...to the list of places I've ridden.
The other day my friend Dan, (that's Dr. Dan to you), asked me if I wanted to go over to Vantage, WA to ride the "Green Dot" trails with him and his friend James. I hadn't been on the bike since the 2009 Sparkplug so I thought it was a great idea and said, "sure".
The day before the ride, I pulled the WR out to do a little repair work on it since it had a few dings from the Sparkplug event. My Dad just happened to be in town visiting so together we straightened a few things, (foot peg, shifter, etc...), and re-atached the handguards that had somehow come loose. We got it all up to snuff and loaded it on the trailer so it'd be ready for the early morning drive.
4am sunday: I drag my butt out of bed and am on the road by 4:45. I get to Dan's place a little after 6am and we are quickly back on the road after loading his bike and gear.
We made it to Vantage by about 9am or so and meet up with James and his brother, Tim. James and Tim had camped in Vantage the previous night because they had attended the Allman Brothers, Doobie Brothers ,(they may not be related but they do be brothers), and Grateful Dead concert the night before at the Gorge Amphitheater in George, WA. (Seems like an awful lot of brothers to me).
We make our way to the staging area and start unloading all our stuff. The discussion turned to our planned ride of 120 miles. James, (who is a guide for motorcycle tours in Baja, Mexico), and Tim, (who is an extremely good rider), both balked a little at riding the full 120 miles. (You may wonder why two riders of their caliber were not excited about riding that far. Remember, they were at the "Dead" concert until nearly 1am... need I say more?) I was secretly relieved at this decision as I wasn't sure if I was feeling up to a full 120 miles. I was more interested in riding at a relaxed pace to be able to enjoy the scenery, etc... We ultimately decided that we'd just ride until we were ready to stop and how ever far that was would be good.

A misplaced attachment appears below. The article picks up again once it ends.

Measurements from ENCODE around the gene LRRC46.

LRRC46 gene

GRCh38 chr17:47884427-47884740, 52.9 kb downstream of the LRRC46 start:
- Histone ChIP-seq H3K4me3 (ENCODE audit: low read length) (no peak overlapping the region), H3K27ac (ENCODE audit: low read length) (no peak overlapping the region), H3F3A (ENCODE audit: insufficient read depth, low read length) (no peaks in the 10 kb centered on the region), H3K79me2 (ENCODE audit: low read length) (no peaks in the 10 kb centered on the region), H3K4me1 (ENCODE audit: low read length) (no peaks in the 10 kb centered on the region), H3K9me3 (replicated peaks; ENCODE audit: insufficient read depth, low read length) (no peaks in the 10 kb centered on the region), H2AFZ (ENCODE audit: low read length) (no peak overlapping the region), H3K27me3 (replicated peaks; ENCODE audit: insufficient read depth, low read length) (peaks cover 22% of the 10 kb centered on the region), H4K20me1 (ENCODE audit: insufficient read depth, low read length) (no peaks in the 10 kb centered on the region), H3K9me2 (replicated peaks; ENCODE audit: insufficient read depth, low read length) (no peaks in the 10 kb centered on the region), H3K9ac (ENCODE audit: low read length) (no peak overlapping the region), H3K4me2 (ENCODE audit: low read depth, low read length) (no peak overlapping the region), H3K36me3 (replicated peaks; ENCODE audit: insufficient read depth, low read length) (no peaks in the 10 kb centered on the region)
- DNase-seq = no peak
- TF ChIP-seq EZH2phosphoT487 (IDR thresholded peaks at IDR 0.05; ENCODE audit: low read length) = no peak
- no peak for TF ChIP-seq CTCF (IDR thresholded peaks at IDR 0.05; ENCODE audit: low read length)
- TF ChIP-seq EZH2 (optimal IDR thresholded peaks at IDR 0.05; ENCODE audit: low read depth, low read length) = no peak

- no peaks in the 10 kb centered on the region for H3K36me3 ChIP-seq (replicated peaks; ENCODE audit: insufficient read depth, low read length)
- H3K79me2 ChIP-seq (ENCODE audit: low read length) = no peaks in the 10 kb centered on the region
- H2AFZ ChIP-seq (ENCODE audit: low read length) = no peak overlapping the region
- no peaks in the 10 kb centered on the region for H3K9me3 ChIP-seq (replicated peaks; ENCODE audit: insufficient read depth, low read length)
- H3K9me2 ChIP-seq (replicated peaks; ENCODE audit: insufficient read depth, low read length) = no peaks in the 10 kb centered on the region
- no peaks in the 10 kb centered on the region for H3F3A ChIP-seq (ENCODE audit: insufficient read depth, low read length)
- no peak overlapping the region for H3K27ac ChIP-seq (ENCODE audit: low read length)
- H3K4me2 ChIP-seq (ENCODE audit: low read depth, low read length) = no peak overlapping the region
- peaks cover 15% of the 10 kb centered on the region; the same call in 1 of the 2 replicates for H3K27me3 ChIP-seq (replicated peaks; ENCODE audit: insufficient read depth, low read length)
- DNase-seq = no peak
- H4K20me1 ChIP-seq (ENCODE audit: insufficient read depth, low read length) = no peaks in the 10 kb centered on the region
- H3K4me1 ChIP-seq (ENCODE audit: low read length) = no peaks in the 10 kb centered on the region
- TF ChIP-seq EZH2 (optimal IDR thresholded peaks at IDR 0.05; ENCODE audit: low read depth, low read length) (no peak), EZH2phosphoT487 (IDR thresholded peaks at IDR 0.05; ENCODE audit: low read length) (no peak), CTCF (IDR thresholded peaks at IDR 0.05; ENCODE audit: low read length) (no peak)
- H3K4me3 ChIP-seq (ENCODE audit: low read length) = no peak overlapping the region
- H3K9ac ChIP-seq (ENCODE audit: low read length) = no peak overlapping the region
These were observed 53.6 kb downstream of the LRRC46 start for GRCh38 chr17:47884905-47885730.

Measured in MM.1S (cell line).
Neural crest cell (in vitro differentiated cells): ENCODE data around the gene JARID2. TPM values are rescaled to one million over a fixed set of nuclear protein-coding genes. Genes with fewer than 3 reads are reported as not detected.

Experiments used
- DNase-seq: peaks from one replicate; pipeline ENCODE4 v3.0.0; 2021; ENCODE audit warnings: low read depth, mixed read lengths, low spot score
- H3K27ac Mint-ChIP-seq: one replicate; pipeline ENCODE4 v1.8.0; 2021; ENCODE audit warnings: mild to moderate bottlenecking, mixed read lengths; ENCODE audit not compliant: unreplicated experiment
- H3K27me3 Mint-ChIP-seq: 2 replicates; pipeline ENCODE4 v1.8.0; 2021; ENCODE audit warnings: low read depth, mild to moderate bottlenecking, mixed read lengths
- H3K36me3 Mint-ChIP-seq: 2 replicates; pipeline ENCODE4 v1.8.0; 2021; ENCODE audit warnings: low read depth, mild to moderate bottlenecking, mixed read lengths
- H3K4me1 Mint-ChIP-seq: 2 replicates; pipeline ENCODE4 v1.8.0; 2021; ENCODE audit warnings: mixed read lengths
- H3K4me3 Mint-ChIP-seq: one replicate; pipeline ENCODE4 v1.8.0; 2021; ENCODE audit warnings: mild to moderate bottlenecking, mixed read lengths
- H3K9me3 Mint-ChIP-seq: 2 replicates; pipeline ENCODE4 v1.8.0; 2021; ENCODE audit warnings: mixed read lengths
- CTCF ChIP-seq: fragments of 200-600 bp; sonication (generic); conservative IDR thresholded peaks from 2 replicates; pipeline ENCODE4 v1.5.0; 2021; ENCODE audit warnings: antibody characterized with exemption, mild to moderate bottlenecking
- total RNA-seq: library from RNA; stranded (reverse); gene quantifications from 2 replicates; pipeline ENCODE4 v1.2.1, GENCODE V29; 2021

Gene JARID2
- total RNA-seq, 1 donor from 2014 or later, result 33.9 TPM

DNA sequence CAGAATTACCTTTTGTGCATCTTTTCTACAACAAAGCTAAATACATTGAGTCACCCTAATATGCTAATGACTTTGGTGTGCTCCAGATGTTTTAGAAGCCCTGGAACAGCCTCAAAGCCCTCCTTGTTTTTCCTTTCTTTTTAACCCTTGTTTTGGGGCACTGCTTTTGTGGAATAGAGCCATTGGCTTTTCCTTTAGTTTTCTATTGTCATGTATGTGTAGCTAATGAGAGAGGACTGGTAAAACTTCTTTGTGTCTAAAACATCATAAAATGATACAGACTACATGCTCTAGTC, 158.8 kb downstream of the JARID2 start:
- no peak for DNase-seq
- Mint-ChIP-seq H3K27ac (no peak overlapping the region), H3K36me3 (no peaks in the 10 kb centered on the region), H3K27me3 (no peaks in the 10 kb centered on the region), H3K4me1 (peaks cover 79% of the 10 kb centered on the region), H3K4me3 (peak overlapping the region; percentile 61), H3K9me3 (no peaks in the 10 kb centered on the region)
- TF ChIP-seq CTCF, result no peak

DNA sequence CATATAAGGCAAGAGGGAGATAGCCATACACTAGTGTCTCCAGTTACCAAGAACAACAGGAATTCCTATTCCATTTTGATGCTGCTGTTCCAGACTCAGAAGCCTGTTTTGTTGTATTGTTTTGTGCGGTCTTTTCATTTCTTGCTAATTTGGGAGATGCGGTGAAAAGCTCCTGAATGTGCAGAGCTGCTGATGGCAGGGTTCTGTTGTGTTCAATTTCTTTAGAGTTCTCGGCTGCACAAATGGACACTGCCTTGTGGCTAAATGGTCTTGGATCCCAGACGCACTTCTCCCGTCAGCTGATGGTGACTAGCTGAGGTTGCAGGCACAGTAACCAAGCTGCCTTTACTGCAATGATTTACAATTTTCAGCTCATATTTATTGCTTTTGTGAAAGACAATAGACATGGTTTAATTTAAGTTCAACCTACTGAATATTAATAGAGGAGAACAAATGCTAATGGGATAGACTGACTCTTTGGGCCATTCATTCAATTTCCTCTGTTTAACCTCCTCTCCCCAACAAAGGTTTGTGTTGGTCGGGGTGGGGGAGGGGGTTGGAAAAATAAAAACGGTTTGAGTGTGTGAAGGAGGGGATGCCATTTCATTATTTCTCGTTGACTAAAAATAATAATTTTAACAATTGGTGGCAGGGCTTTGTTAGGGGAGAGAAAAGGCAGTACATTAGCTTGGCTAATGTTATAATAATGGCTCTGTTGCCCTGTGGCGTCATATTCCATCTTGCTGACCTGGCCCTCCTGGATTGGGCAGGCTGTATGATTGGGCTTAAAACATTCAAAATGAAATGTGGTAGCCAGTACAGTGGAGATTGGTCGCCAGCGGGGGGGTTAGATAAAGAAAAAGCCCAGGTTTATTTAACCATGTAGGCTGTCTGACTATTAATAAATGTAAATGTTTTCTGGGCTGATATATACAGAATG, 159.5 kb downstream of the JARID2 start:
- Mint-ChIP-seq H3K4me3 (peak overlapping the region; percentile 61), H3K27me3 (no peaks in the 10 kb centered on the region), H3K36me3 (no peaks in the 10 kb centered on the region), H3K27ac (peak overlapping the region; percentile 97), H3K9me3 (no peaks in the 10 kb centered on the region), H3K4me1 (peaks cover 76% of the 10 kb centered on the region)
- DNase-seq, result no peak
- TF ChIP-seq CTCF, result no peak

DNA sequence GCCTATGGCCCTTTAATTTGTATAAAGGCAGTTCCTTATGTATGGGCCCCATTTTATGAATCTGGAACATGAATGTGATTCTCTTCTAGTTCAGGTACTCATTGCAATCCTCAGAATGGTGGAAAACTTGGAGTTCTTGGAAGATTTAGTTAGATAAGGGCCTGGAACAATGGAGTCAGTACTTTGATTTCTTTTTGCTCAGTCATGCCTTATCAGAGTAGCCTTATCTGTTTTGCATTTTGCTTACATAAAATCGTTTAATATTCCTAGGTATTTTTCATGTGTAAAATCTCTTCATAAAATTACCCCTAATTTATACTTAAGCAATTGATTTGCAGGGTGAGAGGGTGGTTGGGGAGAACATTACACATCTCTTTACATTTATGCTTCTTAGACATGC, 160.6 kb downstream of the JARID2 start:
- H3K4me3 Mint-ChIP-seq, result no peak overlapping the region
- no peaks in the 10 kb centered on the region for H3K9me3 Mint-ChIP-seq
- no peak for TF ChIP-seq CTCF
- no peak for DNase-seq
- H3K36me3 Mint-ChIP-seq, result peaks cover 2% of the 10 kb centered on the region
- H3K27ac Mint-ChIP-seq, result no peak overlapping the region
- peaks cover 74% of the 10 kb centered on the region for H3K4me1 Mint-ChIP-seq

Unloading at the staging area
We got going and I immediately felt a bit tentative on the bike. The ass-end of the bike was squishing around all over the place and it felt a little like riding on a marshmallow, (at least I think that's what it felt like). I remembered to pump the tires back up to a "normal" pressure so it wasn't that. I guess I just had to get used to it.
If I had to assign an animal to represent the ride, I would use a squirrel named Lee... because the ride was very "Squirrelly". And when it wasn't "squirrelly", it was rocky.
(Yes, I know that was a stretch, but sometimes obscure references are fun)
"And now, here's something we hope you'll really like. "
We rode for a few miles and when we stopped we talked a bit. I asked the more seasoned desert riders James and Tim if it was normal for the bike to sashay all over the place like that. They said 'yep'. They also added that it'll settle down once you get used to it and can anticipate the terrain ahead better. It did... and I was happy.
There were many nice views during the ride above the Columbia
After about 35 miles or so, we took a lunch break down by the river. It was nice to splash some of the cold river water on our heads since the temperature was nearing 90.
James enjoying the refreshing river water on his melon.
We had been riding at a fairly brisk pace, but not too crazy. I made a concious effort to take it easy through some of the really rocky areas because those rocks can jump out and bite you in a hurry. I was fortunate to be able to navigate my way through the rough patches without dumping it. A crash on those rocks at the speeds we were traveling could be very painful.
I wonder if it wouldn't have been so windy if they had turned these fans off?
We started to get into more of an alpine area where it was less desert and more trees, etc... It was really enjoyable. It reminded me a lot of riding as a kid up in the Cascade foothills with my brother and friends.
Tim had the worst luck of the 4 of us considering the mud pit incident and the bee sting. The picture below is Tim trying to show the bee sting on his forehead.
Just before we got into the alpine area, however, there was a relatively small mud patch. It looked harmless enough and actually seemed really out of place. There hadn't been a patch of water or mud anywhere during the ride other than the river bank. So to see this mud patch in the middle of this desert trail was kind of weird. Tim, the most aggressive rider of our group, thought it would be fun to blast through it. He somehow didn't see a fairly good sized rock just before the mud and managed to clip it with his front tire. This small piece of bad luck sent him flying over the handlebars and directly into the middle of the mud patch. If my Dad were to explain the action, he would probably use the phrase "Ass over tea-kettle".
Here is the first picture I could get of Tim's mud pit incident. The rock that helped create this scene is partially pictured below in the lower left-hand corner.
Another shot of Tim's landing spot
James returns to see what happened
We made our way down the hill and passed by a few cabins along the way. There were a few odd looking folk sitting on the porch at one place and I'm pretty sure I heard a banjo playing as I went by.
Enjoying a cool one after the ride.